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Monday 21 Aug 2017 | 22:07 | SYDNEY
Monday 21 Aug 2017 | 22:07 | SYDNEY

China's one-child policy: The damage is done

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COMMENTS

29 February 2008 13:50

Next week, the National People’s Congress will meet in the warm atmosphere of the thirtieth anniversary of Deng Xiaoping’s economic opening reforms, a set of policies that radically changed China’s trajectory and helped it regain its paramount position in Asia. This week, the Chinese Government also cast its eye on another landmark government policy that has redefined China’s modern trajectory, and which is also roughly 30 years old, the one-child policy. Yet, rather than celebrating its success, the government is wondering whether it has been too successful and is talking about loosening its strict (if not always observed) limits on reproductive rights.

The one-child policy and its demographic results is now one of the most pressing challenges to China’s future economic growth and, potentially, social stability. Yet changing it now may be a case of too little, too late. It is estimated that by 2020, China will bear the burden of up to 30 million 'bare branches' (the surplus of men of marriable age over women). By 2013, China’s labour force is also predicted to peak and then begin to decline, putting growing pressure on China’s substantial competitive advantage in labour-intensive manufacturing. Even a sudden abandonment of the one-child policy, which is certainly not on the cards, would not reverse these long-term trends. Thanks to the success and intended consequences of China’s one-child policy, China will get old before it gets rich enough to shift its massive economy upwards to a mature, capital-intensive and services-drive one. Any change now will do little to sustain China’s economic trajectory.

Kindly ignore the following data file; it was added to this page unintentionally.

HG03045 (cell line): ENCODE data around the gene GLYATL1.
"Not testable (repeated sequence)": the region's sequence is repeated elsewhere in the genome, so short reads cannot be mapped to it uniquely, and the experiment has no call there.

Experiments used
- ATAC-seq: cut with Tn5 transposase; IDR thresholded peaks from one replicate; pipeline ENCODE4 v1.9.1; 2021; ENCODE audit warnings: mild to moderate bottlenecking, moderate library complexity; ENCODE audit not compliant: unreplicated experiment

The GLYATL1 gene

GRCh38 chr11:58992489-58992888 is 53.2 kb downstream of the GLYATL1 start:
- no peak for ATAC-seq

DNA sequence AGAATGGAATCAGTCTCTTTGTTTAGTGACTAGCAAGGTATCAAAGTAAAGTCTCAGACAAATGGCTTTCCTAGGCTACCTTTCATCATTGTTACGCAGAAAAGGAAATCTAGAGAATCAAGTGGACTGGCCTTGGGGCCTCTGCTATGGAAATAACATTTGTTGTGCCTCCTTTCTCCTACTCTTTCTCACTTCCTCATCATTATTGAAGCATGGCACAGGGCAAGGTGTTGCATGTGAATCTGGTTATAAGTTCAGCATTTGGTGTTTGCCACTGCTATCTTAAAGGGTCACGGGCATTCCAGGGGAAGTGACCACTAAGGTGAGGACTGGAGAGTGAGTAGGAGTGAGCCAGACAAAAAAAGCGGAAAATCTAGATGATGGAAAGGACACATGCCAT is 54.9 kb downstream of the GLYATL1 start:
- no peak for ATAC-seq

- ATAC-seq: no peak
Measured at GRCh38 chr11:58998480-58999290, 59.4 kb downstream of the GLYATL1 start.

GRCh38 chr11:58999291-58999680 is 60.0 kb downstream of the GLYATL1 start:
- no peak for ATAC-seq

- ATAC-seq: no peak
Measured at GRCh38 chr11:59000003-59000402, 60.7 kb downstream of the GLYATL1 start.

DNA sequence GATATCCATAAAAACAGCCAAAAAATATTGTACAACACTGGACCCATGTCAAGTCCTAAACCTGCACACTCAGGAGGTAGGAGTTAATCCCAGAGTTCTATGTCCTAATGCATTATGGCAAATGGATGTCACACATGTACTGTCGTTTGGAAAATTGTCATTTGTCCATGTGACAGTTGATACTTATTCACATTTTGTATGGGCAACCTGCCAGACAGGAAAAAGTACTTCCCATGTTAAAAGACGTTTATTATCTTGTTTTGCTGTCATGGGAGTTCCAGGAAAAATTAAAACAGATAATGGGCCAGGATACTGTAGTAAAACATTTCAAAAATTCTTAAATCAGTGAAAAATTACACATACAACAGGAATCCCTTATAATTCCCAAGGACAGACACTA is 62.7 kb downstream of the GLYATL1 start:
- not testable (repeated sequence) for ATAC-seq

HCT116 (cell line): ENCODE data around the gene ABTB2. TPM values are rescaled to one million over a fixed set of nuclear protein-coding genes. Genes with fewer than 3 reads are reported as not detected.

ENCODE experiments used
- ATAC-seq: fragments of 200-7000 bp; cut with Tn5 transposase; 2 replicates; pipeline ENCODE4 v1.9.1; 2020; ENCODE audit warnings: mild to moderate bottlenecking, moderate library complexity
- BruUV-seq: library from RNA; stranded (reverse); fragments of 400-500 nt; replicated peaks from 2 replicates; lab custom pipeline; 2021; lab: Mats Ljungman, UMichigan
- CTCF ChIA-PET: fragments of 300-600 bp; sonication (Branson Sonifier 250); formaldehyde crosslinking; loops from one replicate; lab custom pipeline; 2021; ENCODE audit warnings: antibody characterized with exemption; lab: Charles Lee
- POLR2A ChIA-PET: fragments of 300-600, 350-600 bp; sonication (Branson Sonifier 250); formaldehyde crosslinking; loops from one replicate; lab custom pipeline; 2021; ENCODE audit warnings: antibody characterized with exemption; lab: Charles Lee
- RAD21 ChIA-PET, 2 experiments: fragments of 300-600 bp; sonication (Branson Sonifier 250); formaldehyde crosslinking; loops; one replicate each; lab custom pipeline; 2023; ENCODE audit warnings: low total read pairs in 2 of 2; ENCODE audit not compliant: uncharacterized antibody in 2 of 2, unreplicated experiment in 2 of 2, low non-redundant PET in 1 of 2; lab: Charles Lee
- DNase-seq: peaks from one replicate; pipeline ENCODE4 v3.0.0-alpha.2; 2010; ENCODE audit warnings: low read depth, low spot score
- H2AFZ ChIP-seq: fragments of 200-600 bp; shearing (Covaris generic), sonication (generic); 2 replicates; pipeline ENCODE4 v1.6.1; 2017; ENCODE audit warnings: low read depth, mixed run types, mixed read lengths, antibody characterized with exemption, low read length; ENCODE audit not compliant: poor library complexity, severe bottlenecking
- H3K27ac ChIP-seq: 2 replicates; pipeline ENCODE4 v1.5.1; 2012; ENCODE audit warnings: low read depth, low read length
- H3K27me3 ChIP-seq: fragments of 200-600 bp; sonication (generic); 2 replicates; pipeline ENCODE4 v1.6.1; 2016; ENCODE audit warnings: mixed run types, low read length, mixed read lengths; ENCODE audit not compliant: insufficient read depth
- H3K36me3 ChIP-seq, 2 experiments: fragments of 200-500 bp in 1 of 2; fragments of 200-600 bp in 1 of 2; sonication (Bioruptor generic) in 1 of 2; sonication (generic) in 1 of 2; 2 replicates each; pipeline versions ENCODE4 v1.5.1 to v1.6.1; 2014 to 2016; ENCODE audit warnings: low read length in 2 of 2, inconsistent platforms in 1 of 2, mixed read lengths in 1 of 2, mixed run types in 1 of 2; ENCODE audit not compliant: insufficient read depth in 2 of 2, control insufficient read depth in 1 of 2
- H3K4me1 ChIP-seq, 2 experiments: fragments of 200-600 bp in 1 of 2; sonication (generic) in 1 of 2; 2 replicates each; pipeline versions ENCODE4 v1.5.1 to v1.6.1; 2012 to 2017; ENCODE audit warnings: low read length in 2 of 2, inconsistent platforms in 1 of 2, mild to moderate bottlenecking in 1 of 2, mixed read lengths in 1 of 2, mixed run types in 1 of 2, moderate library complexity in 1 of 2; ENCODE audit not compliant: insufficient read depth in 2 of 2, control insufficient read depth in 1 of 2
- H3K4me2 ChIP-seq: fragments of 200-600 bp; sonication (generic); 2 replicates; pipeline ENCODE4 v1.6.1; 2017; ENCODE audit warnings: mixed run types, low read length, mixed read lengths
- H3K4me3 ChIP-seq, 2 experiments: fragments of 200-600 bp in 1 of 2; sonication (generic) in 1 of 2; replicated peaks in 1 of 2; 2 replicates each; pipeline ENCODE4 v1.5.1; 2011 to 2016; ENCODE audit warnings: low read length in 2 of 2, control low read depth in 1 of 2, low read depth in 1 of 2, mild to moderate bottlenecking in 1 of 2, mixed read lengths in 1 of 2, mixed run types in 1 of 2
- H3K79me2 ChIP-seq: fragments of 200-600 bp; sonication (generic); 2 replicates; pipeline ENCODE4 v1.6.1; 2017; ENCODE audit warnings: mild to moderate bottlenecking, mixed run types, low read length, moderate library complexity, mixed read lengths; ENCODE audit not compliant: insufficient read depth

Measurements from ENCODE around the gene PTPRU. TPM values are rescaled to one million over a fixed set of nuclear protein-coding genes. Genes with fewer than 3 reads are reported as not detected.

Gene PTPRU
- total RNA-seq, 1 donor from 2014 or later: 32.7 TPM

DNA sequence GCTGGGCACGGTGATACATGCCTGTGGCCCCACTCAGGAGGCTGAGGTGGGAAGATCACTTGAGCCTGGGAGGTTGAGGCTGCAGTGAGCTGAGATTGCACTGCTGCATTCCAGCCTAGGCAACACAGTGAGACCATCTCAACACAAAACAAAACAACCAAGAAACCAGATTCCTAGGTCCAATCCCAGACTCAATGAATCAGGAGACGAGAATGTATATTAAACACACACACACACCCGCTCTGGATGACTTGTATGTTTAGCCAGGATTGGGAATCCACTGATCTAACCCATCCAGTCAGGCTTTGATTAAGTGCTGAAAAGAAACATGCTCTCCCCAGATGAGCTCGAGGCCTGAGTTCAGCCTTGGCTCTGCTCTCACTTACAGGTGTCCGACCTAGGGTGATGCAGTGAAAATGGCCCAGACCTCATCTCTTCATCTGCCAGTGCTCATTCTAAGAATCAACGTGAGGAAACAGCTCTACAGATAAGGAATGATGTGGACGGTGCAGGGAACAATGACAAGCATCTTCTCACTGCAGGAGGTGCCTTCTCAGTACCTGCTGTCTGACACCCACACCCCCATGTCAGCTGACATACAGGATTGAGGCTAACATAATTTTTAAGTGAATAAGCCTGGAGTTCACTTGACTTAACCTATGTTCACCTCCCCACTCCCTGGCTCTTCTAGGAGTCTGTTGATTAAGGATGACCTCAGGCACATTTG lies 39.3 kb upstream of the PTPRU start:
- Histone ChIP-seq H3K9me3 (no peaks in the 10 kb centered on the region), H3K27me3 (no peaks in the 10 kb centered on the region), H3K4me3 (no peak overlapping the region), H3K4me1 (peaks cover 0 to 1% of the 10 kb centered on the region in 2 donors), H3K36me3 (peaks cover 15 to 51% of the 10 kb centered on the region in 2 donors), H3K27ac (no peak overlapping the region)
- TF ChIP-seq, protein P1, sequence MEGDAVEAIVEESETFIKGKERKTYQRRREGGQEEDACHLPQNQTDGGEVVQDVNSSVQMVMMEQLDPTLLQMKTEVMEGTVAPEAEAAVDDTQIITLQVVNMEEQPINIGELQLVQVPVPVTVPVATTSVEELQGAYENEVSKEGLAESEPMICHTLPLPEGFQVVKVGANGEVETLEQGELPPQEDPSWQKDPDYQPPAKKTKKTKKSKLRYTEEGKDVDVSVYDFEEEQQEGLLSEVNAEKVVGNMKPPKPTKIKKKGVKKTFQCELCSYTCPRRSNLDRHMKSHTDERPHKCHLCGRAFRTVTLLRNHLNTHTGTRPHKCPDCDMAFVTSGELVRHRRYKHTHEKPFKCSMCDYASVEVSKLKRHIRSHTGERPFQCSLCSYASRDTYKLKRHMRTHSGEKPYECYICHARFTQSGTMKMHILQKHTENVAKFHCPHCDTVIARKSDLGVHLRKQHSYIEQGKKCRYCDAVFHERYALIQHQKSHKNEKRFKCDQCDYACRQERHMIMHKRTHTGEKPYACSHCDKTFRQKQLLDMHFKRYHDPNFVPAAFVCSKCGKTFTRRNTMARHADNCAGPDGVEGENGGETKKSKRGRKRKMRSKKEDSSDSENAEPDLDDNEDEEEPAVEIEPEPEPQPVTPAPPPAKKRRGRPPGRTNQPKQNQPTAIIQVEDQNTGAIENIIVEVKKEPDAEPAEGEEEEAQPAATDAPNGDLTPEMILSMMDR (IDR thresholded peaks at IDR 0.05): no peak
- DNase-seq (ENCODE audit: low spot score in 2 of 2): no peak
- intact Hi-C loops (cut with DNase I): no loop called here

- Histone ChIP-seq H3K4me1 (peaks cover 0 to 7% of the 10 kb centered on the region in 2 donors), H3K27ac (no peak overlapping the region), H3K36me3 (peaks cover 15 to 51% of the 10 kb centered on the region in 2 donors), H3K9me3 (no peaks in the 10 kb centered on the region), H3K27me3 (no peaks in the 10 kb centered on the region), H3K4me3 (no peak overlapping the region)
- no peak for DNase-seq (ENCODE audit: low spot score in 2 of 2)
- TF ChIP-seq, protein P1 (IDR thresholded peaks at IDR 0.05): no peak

Photo by Flickr user Alexandra Moss, used under a Creative Commons licence. The sign reads, 'Everyone is responsible for the success of the one-child policy'.

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